138-140 Kaighn Avenue

The Adam T. Davis family operated saloons at 138-140 Kaighn Avenue, the southwest corner of South 2nd Street and Kaighn Avenue at two different times. 

First appearing in City Directories in 1874, Adam T. Davis, and his wife Mary A. owned and operated a saloon at 138-140 Kaighn Avenue, the southwest corner of South 2nd Street and Kaighn Avenue,  through 1883. Adam T. Davis was a veteran of the Civil War, serving three years with Company G of the Seventy-First New York Infantry Regiment. Adam Davis moved to 950 South 5th Street in 1884, and operated saloons there through 1888, then moved to 823 South 5th Street, where he was in trade in 1890. Adam T. Davis died in the spring of 1891, leaving his widow and eighteen year-old son, Adam T. Davis Jr. Mary A. Davis operated a saloon at 327 Chestnut Street in 1892 and 1893. By 1895 she had retired.

Adam T. Davis Jr. worked as a plumber through the 1880s and 1890s. In 1895 Adam T. Davis Jr. married Mary Elizabeth McCaffery, daughter of John and Bridget McCaffery. He subsequently went into the saloon business at his father's old location, 140 Kaighn Avenue, where he apparently was quite successful. At the time this was a prime location, as South 2nd Street and Ferry Avenue comprised the major north south road along the Delaware between the downtown Camden and Gloucester City, and Kaighn Avenue, with its ferry a few moments walk away, was one of the busiest retail business districts in South Jersey.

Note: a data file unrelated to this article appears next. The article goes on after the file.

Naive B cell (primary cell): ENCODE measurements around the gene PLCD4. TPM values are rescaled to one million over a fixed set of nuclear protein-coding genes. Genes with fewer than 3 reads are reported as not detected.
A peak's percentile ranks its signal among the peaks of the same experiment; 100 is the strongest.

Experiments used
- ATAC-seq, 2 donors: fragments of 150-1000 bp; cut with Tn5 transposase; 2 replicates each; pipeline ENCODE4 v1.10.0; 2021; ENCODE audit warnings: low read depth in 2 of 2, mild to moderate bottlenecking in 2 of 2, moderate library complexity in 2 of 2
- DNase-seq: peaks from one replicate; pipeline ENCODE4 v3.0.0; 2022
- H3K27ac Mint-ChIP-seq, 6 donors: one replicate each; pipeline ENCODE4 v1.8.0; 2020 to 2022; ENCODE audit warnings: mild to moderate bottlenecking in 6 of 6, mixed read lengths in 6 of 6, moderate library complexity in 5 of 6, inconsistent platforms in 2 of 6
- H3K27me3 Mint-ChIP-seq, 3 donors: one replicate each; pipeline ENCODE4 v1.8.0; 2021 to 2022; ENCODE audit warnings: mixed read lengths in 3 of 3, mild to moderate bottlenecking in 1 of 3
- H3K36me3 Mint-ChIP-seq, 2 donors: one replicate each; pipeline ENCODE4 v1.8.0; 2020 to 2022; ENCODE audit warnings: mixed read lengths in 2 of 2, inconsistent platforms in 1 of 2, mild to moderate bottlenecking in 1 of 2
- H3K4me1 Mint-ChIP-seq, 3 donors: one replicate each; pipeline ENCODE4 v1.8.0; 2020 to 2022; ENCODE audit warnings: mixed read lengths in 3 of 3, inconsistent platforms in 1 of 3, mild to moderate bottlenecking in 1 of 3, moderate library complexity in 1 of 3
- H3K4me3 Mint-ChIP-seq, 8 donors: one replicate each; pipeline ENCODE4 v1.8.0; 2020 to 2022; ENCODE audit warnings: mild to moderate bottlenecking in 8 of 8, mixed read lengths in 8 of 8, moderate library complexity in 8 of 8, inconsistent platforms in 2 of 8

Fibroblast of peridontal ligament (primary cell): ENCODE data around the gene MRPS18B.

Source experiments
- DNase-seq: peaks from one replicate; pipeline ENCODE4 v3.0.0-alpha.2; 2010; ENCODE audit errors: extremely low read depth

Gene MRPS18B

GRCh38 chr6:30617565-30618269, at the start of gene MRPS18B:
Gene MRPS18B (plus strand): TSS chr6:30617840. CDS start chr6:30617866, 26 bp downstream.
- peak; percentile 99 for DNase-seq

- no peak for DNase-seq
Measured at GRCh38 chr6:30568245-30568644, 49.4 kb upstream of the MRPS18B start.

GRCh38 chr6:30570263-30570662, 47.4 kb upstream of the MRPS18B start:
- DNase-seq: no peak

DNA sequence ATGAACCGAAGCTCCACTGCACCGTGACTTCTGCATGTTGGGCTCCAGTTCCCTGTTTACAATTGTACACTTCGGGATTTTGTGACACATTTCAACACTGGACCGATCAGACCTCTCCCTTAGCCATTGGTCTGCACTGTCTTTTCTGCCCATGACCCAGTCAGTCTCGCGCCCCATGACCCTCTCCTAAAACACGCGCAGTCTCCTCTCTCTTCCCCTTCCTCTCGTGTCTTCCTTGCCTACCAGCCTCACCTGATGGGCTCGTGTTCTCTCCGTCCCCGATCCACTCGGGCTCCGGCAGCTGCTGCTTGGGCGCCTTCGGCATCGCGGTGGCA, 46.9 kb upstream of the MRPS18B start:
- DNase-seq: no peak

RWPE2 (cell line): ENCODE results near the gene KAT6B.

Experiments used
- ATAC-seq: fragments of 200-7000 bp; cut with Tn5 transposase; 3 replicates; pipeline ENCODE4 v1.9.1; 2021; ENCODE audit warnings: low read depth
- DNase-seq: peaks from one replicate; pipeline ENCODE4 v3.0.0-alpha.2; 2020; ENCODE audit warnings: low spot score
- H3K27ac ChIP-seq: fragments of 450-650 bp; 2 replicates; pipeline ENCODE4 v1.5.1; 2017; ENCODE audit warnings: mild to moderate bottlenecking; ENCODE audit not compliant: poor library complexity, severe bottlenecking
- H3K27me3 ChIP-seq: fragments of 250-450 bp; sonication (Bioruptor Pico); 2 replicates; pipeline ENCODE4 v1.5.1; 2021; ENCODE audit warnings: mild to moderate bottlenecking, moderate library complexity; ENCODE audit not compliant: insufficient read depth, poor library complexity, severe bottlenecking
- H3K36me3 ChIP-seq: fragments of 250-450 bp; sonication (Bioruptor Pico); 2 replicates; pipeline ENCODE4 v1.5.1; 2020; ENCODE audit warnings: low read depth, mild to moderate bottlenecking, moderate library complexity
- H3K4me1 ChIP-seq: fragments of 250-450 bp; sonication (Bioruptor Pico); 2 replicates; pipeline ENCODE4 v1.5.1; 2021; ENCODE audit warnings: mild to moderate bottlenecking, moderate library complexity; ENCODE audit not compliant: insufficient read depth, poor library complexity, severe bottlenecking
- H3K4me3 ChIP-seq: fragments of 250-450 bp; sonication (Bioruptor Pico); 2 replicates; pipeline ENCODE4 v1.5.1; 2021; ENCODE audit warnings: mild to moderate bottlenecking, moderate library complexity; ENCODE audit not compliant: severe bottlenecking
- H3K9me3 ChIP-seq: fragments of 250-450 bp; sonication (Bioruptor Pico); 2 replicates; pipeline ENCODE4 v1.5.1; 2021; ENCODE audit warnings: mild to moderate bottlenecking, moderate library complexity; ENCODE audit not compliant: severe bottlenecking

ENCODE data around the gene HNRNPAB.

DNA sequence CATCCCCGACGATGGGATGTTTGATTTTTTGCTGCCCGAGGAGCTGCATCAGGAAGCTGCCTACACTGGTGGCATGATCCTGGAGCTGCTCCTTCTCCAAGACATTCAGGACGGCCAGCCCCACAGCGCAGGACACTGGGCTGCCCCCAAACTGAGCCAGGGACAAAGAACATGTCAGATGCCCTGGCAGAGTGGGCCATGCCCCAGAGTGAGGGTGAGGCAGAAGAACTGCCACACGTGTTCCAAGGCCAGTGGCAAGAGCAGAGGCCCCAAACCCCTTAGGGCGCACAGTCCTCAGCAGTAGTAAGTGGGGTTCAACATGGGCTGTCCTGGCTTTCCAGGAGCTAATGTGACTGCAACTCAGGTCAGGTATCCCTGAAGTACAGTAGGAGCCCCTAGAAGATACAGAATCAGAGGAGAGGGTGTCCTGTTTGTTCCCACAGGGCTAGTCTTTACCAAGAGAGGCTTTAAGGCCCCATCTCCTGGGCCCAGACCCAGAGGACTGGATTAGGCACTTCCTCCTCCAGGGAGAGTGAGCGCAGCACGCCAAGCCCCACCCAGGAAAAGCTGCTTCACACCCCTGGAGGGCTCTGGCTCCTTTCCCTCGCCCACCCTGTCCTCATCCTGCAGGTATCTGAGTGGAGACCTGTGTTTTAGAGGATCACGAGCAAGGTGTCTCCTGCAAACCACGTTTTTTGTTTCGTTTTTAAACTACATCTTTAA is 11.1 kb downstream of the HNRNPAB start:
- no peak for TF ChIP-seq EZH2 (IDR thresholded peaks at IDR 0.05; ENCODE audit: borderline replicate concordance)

In January of 1898 Mr. Davis bought 1101 Broadway, the southwest corner of Broadway and Chestnut Street, from Charles Basch for $7500. It took almost two years before Adam Davis could move his business from Kaighn Avenue to Broadway. During this period Adam Davis rented the building to Jewish merchant Abe Fuhrman who ran a furniture store there. By the end of 1900 Adam T. Davis had transferred his license, remodeled the building, and opened up his new saloon. Adam Davis had featured live entertainment at his saloon on Kaighn Avenue, and he continued to provide live music for his patrons at the new establishment, which he named The Palace

Adam T. Davis Jr. passed away in 1912, having been a popular and successful member of the Camden liquor trade. He had been a member of Camden Lodge No. 293 of the Elks, Camden Aerie 65 of the Fraternal Order of Eagles and other civic groups. His wife Mary and daughters Catherine and Marie continued operating the bar through 1919, when Prohibition became the aw of the land.The Palace closed its doors, and by the time the 1920 City Directory was published Louis Berkowitz was operating the Leader Department Store at the 1101 Broadway address. The following year Gus Georges opened up his Atlantic Restaurant at 1101 Broadway.

1895 Camden City Directory Ad

1896 Camden City Directory Ad

Philadelphia Inquirer - May 5, 1899

Joseph Dole 1426 Broadway - Joseph Hyde - 1600 Jackson Street
Adam T. Davis - A.B.C. Smith

Philadelphia Inquirer - May 6, 1899

Joseph Dole - 1426 Broadway - Joseph Hyde - 1600 Jackson Street
Joseph Nowrey - Adam T. Davis - A.B.C. Smith

1900 Camden City Directory Ad